200 ANDERSON ST. / 2000 ACME ST.

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200 ANDERSON ST. / 2000 ACME ST.

,
Durham
NC
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  • Submitted by John Schelp on Thursday, May 14, 2009 - 11:27am

    Gary, thanks for telling this story and sharing these photographs.

    It's sad to see what Duke has done to what was once, in its day, part of a vibrant mill village for Erwin Cotton Mills.

    In the 1970s, Duke administrators went to City officials to explain that the old mill houses had small cracks in them. Worried that the cracks may get bigger, and therefore, might lead to vermin, Duke asked the City to condemn the houses. The university then demolished whole blocks of mill houses. Between Duke and the East-West expressway, Durham lost some 450 mill houses.

    Only a handful remain. Under pressure, Duke has agreed to the Old West Durham Neighborhood Association's request to give away its mill houses and pay $5000 toward the cost of moving the ones that stand in the way of new buildings. (Duke later agreed to give away and contribute $10,000 in moving costs for the larger houses along Campus Drive).

    Here's a 1938 WPA account of mill workers who lived in the one of the houses that remains... http://www.owdna.org/wpa2.htm (see first photo of house at 945 Case Street).

    So, what's left of the mill houses torn down by Duke? The university did save the old granite curbs from the mill village. You can see them in Duke Gardens, next to the large pond where kids feed the ducks. Look down at the... stepping stones.

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  • Sun, 07/10/2011 - 12:04am by gary

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,
Durham
NC
Neighborhood: 
Type: 

 

West Durham, 1910, showing the quantity of houses owned by Erwin Mill (with the number of rooms in the house outline)
Courtesy of Duke Rare Book and Manuscript Collection, via the excellent expansion of the Durham Maps collection at Digital Durham.

By the early part of the 20th century, dozens of mill houses had been constructed to the south of Erwin Mill and the railroad tracks / West Pettigrew Street. Most of the more modest of these houses were south of Erwin Road, and, as the map above makes clear, most of these houses were mill-owned by 1910.

By the 1950s, most of the houses had become privately owned; whether piecemeal or with concerted effort, Duke began to acquire properties in the mill village.


Southern portion of the West Durham mill village, 1959.

One of the more annoying things I've ever heard a Duke administrator say was during meetings regarding Duke's plans to re-develop Central Campus. I'll paraphrase, because I can't remember the quote exactly, but the gist of it was that we were really quite lucky, because Duke has all of this underused land to expand into, rather than making incursions into Durham's neighborhoods.

Which is exactly what Duke did to create Central Campus in the late 1960s; while the city government was hacking away at the downtown neighborhoods with the scythe of urban renewal, Duke was 'renewing' the West Durham mill village, tearing down dozens of mill houses to expand its campus.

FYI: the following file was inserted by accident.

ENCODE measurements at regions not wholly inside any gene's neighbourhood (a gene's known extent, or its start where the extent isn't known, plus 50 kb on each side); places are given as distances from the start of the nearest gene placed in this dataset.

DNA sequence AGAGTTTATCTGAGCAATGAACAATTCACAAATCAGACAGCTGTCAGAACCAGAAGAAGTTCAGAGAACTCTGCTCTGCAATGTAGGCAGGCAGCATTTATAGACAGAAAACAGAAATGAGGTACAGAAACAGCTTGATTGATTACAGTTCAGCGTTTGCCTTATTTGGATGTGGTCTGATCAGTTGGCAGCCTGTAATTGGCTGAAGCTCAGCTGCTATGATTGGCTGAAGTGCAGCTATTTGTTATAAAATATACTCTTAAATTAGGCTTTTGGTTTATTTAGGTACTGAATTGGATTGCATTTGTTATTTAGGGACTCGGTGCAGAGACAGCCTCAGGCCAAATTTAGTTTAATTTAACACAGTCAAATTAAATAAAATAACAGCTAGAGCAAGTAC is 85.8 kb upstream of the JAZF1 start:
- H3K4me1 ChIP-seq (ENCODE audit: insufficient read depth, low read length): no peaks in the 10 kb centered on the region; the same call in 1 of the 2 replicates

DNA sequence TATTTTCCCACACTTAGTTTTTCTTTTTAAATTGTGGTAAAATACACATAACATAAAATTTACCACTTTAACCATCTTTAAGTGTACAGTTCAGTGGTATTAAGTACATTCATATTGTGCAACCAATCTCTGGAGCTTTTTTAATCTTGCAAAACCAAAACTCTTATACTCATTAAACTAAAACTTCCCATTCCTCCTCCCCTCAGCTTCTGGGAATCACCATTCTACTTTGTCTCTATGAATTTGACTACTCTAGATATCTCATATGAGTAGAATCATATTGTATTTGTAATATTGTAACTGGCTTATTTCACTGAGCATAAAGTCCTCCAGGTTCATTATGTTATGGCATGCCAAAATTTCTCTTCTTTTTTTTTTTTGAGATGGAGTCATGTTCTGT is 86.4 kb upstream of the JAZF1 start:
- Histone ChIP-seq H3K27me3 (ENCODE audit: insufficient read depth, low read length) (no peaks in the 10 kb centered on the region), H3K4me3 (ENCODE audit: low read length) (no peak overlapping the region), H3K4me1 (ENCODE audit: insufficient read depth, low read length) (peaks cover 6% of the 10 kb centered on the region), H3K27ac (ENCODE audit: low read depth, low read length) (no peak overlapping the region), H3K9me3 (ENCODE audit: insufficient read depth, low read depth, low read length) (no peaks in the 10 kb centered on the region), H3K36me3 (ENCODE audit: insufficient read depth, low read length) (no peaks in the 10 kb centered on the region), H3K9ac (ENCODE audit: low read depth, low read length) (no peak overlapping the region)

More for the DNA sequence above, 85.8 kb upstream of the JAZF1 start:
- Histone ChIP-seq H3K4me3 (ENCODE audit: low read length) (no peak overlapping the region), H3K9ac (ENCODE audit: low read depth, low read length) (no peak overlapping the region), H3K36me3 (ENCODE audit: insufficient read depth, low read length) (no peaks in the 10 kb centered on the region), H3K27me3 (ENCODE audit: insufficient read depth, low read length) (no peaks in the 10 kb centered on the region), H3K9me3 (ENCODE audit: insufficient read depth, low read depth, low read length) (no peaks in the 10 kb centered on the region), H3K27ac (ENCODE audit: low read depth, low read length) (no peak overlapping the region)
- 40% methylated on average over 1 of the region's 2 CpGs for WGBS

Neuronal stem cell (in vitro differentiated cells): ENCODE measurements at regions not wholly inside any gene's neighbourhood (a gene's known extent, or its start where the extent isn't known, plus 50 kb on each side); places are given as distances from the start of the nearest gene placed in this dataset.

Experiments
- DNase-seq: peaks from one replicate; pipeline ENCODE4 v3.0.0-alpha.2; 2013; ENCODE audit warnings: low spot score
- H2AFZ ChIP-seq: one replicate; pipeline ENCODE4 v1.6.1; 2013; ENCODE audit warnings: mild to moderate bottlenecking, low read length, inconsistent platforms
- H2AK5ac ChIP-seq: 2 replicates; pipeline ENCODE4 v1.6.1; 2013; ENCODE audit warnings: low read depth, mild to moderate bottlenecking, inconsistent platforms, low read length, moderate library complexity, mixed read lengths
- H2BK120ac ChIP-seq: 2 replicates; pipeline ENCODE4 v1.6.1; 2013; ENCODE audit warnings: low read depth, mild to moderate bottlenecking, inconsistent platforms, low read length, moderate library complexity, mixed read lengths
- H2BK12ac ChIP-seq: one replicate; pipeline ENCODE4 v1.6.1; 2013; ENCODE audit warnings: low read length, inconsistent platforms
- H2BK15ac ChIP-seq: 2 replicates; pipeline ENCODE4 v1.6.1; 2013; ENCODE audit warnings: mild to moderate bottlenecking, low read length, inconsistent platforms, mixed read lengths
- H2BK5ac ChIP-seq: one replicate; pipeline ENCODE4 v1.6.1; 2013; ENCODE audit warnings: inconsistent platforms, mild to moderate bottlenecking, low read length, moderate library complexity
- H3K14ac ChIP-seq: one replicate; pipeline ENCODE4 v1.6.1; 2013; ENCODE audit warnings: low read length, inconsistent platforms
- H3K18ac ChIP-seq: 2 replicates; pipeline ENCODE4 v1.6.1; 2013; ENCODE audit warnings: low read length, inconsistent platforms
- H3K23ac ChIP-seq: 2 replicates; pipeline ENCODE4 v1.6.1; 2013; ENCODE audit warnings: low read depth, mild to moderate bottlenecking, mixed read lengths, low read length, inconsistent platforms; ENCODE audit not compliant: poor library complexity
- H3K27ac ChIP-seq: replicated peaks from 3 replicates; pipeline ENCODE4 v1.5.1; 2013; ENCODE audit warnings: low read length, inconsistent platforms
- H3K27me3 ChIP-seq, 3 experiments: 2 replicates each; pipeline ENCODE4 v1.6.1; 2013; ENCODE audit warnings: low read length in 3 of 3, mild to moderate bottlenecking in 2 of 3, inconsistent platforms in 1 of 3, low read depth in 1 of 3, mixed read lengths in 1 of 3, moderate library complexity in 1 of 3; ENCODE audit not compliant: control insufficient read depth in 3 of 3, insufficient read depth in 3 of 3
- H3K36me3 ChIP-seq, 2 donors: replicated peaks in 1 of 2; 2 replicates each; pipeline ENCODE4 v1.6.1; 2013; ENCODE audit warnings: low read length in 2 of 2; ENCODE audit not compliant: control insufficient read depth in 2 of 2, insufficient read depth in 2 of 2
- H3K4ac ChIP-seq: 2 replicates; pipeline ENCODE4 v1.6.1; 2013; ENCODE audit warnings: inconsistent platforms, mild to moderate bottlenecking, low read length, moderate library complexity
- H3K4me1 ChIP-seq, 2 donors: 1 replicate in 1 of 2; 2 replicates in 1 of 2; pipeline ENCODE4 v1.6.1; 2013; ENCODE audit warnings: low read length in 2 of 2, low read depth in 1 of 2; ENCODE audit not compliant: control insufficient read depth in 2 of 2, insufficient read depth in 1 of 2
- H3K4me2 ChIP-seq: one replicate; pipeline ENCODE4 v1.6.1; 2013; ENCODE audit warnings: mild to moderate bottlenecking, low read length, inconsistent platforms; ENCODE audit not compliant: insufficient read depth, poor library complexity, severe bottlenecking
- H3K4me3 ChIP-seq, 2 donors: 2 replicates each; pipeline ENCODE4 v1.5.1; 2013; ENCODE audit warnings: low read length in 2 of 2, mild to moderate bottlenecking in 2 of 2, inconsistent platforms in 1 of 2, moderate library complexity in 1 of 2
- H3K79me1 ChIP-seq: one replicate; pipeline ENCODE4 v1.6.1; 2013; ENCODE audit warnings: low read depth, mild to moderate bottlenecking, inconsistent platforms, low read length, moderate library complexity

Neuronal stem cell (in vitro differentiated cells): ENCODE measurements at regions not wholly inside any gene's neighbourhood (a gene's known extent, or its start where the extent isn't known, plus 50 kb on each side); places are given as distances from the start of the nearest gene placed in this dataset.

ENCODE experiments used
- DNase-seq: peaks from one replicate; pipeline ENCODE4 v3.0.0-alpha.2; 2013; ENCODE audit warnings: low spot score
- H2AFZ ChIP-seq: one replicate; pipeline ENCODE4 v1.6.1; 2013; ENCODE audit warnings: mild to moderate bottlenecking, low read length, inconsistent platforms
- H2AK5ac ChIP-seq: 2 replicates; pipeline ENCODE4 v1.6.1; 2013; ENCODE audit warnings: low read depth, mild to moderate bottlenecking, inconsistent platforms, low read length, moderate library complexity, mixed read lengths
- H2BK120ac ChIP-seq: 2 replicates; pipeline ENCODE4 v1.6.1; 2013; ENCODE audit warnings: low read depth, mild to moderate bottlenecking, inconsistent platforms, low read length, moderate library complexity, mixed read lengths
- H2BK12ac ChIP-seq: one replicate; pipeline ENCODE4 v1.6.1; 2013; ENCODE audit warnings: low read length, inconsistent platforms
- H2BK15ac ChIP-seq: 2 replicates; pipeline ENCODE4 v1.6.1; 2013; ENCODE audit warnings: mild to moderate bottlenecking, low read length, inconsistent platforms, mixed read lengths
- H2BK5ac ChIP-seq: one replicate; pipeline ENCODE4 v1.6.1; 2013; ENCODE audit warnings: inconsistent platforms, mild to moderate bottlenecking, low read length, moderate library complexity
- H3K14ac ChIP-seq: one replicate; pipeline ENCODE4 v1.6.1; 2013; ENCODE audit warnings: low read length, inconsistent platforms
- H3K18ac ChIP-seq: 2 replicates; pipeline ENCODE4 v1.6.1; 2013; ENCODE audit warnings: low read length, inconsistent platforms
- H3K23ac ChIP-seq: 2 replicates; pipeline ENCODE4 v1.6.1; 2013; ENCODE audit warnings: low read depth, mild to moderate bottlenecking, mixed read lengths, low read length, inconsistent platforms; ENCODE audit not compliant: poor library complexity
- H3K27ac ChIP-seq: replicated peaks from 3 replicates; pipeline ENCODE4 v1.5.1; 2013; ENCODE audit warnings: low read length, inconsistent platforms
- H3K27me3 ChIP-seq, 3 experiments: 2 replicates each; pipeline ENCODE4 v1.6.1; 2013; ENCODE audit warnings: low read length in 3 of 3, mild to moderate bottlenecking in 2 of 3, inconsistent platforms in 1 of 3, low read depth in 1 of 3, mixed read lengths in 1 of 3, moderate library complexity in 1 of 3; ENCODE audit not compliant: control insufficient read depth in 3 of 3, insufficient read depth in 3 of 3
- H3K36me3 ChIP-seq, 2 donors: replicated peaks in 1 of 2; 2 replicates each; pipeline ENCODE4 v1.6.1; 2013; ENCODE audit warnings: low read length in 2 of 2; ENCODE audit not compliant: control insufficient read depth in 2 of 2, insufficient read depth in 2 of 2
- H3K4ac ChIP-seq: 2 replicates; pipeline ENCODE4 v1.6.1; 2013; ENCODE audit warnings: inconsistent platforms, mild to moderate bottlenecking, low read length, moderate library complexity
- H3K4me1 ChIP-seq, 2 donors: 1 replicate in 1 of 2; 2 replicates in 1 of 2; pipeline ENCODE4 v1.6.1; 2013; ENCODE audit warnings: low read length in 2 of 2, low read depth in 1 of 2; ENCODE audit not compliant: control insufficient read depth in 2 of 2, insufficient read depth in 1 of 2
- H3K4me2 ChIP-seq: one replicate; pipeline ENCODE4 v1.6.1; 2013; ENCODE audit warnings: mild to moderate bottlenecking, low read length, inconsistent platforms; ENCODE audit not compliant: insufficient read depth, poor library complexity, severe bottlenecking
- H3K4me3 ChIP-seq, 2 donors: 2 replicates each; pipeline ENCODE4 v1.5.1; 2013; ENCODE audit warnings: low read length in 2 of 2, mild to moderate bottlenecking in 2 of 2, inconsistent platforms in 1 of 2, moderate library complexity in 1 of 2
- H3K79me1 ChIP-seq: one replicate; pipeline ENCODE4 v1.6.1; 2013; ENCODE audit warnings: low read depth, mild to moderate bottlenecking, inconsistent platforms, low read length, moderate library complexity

200 block of Anderson St. (east side) looking south from Erwin Road, 04.03.68


200 block of Anderson St. (east side) looking north from near Yearby, 04.03.68


Likely Acme St. (south side) looking west from Anderson, 04.03.68

Central campus, a series of apartment buildings which, I believe, were originally primarily intended for graduate students, but soon came to house undergraduates as well, was built in place of the mill village during the early 1970s.


200 Anderson St., east side, looking north from near Yearby, 04.08.09


200 Anderson St., west side, looking north from near Yearby, 04.12.09

Parking predominates in this low-slung suburban-style area; "campus" is a term used loosely, a fact which Duke realizes. To their credit, at this point, they seem to understand that Central Campus creates nothing akin to community. Having unwillingly lived on Oregon St. for a year, I can say that my personal opinion is that it's a particularly depressing place to live.

(It's also oddly similar in architecture to the Liberty Street Apartments Housing Project )

Find this spot on a Google Map.

36.006014,-78.930092

Comments

Gary, thanks for telling this story and sharing these photographs.

It's sad to see what Duke has done to what was once, in its day, part of a vibrant mill village for Erwin Cotton Mills.

In the 1970s, Duke administrators went to City officials to explain that the old mill houses had small cracks in them. Worried that the cracks may get bigger, and therefore, might lead to vermin, Duke asked the City to condemn the houses. The university then demolished whole blocks of mill houses. Between Duke and the East-West expressway, Durham lost some 450 mill houses.

Only a handful remain. Under pressure, Duke has agreed to the Old West Durham Neighborhood Association's request to give away its mill houses and pay $5000 toward the cost of moving the ones that stand in the way of new buildings. (Duke later agreed to give away and contribute $10,000 in moving costs for the larger houses along Campus Drive).

Here's a 1938 WPA account of mill workers who lived in the one of the houses that remains... http://www.owdna.org/wpa2.htm (see first photo of house at 945 Case Street).

So, what's left of the mill houses torn down by Duke? The university did save the old granite curbs from the mill village. You can see them in Duke Gardens, next to the large pond where kids feed the ducks. Look down at the... stepping stones.

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